Thanking Jabotinsky For Israel’s Booming Economy
With political upheaval taking place throughout the Middle East, one could be forgiven for overlooking Israel’s booming economy. The acclaimed book “Start-up Nation” which deals with Israel’s intrepid economic growth has rightfully received accolades and has in part ensured that no discussion about the Jewish state today can be complete without recognizing Israel’s great economic accomplishments. I wish to focus however, on the ideology of Ze’ev Jabotinsky in connection with the success of Israel’s economy.
This week, Facebook announced it was buying Face.com, an Israeli company that provides facial-recognition technology which will now used by the world’s largest social network to help users identify and tag photos. The deal is believed to be for close to $100 million. The same day as the announcement, Google’s chairman Eric Schmidt, during a visit to Israel, said that the company’s development centers in Israel are among their most efficient and that Google is constantly expanding them. Schmidt said that the quality of Israel’s engineers is extremely high, and that local salespeople are among the best in the world. To a thunderous applause, Schmidt proclaimed: “We love Israel.”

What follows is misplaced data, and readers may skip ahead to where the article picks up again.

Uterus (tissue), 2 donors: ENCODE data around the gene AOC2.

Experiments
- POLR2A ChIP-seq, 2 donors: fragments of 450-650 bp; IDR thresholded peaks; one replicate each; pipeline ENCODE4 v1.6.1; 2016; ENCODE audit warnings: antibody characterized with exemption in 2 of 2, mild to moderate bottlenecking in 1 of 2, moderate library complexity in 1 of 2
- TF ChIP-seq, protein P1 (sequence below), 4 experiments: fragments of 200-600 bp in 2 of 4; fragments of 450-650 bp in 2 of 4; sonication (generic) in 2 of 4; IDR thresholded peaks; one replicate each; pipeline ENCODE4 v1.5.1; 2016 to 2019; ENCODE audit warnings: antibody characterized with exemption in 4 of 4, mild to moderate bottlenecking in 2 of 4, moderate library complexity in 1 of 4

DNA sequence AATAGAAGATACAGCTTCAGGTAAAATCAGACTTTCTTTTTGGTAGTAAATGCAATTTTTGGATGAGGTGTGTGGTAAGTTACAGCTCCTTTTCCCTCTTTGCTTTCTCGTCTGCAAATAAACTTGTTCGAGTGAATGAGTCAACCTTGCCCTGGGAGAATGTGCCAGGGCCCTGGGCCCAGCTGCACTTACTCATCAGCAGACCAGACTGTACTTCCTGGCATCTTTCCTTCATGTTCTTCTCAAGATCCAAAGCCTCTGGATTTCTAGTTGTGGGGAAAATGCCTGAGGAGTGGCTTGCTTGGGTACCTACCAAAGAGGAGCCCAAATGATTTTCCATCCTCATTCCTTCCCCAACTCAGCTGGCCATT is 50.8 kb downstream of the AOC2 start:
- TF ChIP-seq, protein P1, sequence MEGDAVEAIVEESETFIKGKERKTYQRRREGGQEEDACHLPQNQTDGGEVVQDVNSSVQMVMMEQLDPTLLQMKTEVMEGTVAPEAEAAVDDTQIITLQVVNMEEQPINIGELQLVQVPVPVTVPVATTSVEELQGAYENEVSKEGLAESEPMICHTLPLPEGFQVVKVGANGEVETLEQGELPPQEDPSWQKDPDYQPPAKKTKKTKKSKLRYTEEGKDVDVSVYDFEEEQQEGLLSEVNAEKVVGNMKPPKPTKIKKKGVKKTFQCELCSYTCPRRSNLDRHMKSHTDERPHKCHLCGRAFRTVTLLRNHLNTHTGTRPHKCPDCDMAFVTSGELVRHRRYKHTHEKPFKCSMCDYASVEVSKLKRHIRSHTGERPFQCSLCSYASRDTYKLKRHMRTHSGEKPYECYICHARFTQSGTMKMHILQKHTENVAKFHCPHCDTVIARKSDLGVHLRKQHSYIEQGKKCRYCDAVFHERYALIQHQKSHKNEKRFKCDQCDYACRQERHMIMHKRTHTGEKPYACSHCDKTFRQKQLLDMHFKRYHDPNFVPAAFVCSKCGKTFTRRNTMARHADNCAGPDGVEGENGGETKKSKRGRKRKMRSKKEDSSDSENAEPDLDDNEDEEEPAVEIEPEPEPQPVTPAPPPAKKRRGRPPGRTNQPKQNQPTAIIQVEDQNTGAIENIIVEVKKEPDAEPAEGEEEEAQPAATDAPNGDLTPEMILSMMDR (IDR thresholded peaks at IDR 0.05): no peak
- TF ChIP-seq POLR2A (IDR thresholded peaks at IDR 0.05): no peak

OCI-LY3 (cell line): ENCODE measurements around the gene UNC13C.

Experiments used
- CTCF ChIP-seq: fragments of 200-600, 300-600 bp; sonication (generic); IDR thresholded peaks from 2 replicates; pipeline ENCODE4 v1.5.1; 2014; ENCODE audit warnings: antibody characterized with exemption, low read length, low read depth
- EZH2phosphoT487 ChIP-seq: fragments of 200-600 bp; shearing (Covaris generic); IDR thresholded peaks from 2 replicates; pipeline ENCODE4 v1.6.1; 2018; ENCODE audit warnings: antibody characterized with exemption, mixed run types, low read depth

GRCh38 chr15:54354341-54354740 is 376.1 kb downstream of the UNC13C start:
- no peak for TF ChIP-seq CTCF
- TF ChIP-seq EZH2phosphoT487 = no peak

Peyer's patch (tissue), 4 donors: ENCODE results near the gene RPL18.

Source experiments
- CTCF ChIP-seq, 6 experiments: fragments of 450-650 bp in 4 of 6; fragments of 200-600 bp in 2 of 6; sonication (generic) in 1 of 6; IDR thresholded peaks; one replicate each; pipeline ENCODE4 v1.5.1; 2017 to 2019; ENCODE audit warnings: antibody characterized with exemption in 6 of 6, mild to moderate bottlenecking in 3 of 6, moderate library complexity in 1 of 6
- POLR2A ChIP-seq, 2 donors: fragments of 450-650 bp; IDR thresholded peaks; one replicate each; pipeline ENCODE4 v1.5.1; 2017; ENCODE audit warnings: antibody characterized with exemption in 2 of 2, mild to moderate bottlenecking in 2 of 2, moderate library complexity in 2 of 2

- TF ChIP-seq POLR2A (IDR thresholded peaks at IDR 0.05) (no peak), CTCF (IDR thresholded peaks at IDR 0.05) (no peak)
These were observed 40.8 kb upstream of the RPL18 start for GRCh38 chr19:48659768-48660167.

A country of 7.1 million people, only 64-years old, with no natural resources, surrounded by enemies and in a constant state-of- war since its founding, produces more start-up companies than most other large, peaceful, and stable nations. In the past 10 years, Israel’s stock market produced better risk adjusted returns than all other developed stock markets, and the TA-25 returned 161 percent, including dividends.
I believe that it is precisely because the nationalist camp is currently in power that the economy has thrived. The ideological leader of the right, Ze’ev Jabotinsky, made clear his support for economic freedom. Jabotinsky believed that “every individual is a king” and the state should not impair one’s freedom. He noted that freedom of speech and assembly, majority rule, and equality for all are ideals that socialism combats. Practically, he advocated an end to the Histadrut’s monopoly over labor in Eretz Israel, which was preventing non-socialists from getting work.
Jabotinsky wrote that the Bible is full of social protest, but not socialism. Its economic and social policy is one of freedom rather than direct control over economic activity by the government.
Jabotinsky believed in a competitive market and explicitly wrote that Israel’s economy must be a free market. Israel is a remarkably resilient country and while the nationalist camp is certainly best for the security of the Jewish people, it’s also best for the economic development of the Jewish state.